Can Canada Effectively Address Hate and Racial Discrimination on Social Media?

AuthorMcKay-Panos, Linda

Reading Time: 6 minutes

When regulating the Internet, Canada struggles with it being borderless and how to uphold freedom of expression.

In the past months, we have seen increased concern about hate speech and racial discrimination on social media in Canada and around the world. There are renewed calls for increased regulation of illegal content. In fact, a recent poll commissioned by the Canadian Race Relations Foundation shows 75% of Canadians are concerned about the rise of "right-wing extremism and terrorism". They also want the Canadian government to increase regulation of hate speech on Twitter and Facebook. The federal government has been holding House of Commons heritage committee hearings on the relationship between the government and Facebook. Facebook officials say they would welcome guidelines. The federal government hopes to introduce legislation on posting hate speech, child sexual abuse material and other illegal content on social media platforms in the first quarter of 2021.

Perhaps ironically, 25 years ago in a LawNow article, I asserted it would be very difficult, if not impossible, for the government to regulate the Internet for a number of reasons. My (perhaps idealistic) conclusion was:

However, if they develop a code of ethics and practices which reflect community standards, systems operators could provide a valuable service in preventing or eliminating offensive materials. Canada continues to struggle with the borderless aspects of the Internet when seeking to regulate it. There have been many instances of hurtful, harmful and dangerous communication on social media. How does Canada effectively address it, and, at the same time, uphold freedom of expression?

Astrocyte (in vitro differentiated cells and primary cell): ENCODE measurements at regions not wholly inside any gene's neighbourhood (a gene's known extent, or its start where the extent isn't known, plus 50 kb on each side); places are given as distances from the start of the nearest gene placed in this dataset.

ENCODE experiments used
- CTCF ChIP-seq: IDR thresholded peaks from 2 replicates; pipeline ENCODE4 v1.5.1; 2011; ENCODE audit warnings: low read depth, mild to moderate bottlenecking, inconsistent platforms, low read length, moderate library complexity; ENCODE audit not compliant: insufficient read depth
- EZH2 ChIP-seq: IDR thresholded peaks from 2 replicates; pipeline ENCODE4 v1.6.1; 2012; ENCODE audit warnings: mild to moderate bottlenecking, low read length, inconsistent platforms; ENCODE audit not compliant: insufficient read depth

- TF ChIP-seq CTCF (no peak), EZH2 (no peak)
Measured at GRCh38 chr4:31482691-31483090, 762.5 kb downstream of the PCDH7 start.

Many civil libertarians believe that freedom of expression, the cornerstone of democracy, should be very carefully limited. The Canadian Civil Liberties Association's view on Freedom of Expression is:

When government actors are allowed to decide which opinions can be expressed and which cannot, an open, vibrant and diverse society quickly breaks down. Similarly, when our court system is used to silence those with unpopular views or those who oppose powerful actors, we all lose the opportunity to hear all sides of an issue and come to our own conclusions. Freedom of expression is the right to speak, but also the right to hear. Informed political debate requires that this right be strongly protected, and it is only through free expression that individuals can take...

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